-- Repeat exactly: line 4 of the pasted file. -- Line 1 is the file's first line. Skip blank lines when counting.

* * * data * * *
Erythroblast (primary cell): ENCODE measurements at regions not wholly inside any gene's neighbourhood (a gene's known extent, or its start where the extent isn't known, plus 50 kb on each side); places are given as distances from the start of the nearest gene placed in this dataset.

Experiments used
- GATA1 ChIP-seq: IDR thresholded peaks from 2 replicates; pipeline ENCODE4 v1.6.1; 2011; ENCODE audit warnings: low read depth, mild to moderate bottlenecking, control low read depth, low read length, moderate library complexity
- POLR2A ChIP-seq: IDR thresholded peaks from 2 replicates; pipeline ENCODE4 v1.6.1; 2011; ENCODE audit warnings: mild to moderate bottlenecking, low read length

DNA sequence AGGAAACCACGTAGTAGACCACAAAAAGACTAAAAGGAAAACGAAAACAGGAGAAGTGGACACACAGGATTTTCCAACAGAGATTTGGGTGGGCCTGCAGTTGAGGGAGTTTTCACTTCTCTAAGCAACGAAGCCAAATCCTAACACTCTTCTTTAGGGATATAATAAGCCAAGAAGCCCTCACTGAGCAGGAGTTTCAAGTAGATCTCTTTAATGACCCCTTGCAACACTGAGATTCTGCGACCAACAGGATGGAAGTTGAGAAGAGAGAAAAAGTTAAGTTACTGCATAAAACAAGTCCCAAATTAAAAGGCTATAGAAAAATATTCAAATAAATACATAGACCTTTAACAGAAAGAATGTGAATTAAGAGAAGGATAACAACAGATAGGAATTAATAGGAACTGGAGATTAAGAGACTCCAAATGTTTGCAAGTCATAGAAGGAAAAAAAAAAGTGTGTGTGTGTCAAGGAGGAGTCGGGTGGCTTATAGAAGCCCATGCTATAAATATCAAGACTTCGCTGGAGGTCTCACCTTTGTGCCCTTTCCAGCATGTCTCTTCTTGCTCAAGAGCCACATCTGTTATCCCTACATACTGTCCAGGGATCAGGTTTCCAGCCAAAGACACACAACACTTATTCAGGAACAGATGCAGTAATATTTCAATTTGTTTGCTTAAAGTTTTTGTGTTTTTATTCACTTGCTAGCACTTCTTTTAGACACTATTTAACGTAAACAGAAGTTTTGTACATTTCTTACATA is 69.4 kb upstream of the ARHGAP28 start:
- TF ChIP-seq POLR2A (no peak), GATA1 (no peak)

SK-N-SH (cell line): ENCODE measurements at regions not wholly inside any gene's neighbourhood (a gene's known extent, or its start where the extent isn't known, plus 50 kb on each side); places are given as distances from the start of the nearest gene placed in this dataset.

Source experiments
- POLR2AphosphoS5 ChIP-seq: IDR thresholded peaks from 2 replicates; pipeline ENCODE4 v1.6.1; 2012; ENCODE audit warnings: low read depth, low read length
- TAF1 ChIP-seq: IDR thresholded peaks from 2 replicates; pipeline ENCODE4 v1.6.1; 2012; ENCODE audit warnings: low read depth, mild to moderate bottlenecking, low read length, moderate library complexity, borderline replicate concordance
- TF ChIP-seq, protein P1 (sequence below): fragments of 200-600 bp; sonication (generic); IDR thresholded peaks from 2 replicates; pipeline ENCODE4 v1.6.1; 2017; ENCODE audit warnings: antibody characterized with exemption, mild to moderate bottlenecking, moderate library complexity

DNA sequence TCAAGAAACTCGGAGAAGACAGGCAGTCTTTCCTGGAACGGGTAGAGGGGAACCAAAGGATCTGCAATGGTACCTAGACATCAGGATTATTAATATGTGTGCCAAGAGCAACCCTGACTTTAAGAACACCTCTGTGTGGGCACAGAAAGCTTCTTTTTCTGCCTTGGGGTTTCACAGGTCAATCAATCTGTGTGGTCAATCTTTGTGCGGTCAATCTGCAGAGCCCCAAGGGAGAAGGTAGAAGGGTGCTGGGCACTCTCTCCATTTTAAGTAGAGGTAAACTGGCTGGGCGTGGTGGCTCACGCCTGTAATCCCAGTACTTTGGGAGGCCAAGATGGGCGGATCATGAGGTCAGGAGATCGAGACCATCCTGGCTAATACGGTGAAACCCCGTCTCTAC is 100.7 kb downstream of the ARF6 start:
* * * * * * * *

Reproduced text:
- POLR2A ChIP-seq: IDR thresholded peaks from 2 replicates; pipeline ENCODE4 v1.6.1; 2011; ENCODE audit warnings: mild to moderate bottlenecking, low read length